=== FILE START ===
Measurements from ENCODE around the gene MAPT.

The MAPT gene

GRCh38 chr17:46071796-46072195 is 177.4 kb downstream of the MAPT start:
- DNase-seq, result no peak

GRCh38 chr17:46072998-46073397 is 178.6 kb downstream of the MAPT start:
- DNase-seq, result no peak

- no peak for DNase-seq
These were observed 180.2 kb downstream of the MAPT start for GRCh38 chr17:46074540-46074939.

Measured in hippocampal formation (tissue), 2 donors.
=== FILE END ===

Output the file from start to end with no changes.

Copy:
Measurements from ENCODE around the gene MAPT.

The MAPT gene

GRCh38 chr17:46071796-46072195 is 177.4 kb downstream of the MAPT start:
- DNase-seq, result no peak

GRCh38 chr17:46072998-46073397 is 178.6 kb downstream of the MAPT start:
- DNase-seq, result no peak

- no peak for DNase-seq
These were observed 180.2 kb downstream of the MAPT start for GRCh38 chr17:46074540-46074939.

Measured in hippocampal formation (tissue), 2 donors.